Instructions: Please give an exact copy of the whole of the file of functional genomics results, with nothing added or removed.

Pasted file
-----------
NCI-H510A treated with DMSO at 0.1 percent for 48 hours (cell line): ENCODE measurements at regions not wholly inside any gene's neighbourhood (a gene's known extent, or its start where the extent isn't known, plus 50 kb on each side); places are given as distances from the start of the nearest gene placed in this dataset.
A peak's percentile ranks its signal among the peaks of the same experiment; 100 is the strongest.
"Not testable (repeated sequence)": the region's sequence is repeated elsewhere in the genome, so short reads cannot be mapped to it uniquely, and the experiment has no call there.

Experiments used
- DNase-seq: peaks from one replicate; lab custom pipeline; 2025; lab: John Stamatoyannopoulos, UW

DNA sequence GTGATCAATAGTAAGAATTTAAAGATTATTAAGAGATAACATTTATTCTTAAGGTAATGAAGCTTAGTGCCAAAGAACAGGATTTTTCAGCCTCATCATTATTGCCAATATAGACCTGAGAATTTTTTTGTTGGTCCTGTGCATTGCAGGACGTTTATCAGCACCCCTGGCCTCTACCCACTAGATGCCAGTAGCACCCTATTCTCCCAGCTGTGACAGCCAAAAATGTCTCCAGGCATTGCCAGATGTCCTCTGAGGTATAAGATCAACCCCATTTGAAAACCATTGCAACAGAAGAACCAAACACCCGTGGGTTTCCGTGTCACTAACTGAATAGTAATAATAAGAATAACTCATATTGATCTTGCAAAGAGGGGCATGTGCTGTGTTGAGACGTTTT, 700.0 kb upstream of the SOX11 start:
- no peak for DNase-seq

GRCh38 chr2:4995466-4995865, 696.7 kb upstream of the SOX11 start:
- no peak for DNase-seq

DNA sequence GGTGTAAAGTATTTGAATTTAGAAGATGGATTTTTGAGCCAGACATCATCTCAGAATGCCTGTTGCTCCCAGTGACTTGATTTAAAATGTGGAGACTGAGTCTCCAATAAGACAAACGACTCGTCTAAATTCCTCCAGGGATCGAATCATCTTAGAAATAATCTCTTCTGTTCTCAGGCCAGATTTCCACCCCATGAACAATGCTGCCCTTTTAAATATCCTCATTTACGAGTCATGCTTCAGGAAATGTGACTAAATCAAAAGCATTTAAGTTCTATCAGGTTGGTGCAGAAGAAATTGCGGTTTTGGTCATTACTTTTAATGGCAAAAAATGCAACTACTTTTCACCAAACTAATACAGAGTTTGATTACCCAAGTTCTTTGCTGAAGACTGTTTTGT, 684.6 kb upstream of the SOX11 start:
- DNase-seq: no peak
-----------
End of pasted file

NCI-H510A treated with DMSO at 0.1 percent for 48 hours (cell line): ENCODE measurements at regions not wholly inside any gene's neighbourhood (a gene's known extent, or its start where the extent isn't known, plus 50 kb on each side); places are given as distances from the start of the nearest gene placed in this dataset.
A peak's percentile ranks its signal among the peaks of the same experiment; 100 is the strongest.
"Not testable (repeated sequence)": the region's sequence is repeated elsewhere in the genome, so short reads cannot be mapped to it uniquely, and the experiment has no call there.

Experiments used
- DNase-seq: peaks from one replicate; lab custom pipeline; 2025; lab: John Stamatoyannopoulos, UW

DNA sequence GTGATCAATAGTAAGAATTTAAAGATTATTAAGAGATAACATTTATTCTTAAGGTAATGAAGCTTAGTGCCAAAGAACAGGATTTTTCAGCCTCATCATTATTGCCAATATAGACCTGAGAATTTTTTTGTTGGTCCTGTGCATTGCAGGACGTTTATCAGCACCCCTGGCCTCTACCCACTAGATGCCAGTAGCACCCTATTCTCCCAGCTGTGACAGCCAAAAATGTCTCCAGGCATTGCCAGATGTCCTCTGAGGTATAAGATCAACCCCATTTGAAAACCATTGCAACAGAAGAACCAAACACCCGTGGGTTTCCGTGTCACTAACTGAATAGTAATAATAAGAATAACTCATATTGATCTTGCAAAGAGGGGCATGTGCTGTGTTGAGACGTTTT, 700.0 kb upstream of the SOX11 start:
- no peak for DNase-seq

GRCh38 chr2:4995466-4995865, 696.7 kb upstream of the SOX11 start:
- no peak for DNase-seq

DNA sequence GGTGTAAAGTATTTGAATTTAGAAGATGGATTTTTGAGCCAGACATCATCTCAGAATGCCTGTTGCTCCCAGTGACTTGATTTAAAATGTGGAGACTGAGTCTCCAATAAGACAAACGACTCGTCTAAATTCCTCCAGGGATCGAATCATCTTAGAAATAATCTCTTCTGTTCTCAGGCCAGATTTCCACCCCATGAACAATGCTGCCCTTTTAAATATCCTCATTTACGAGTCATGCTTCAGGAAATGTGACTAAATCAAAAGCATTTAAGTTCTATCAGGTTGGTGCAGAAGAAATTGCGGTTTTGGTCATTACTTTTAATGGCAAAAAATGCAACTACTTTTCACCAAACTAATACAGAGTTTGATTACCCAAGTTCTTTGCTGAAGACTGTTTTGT, 684.6 kb upstream of the SOX11 start:
- DNase-seq: no peak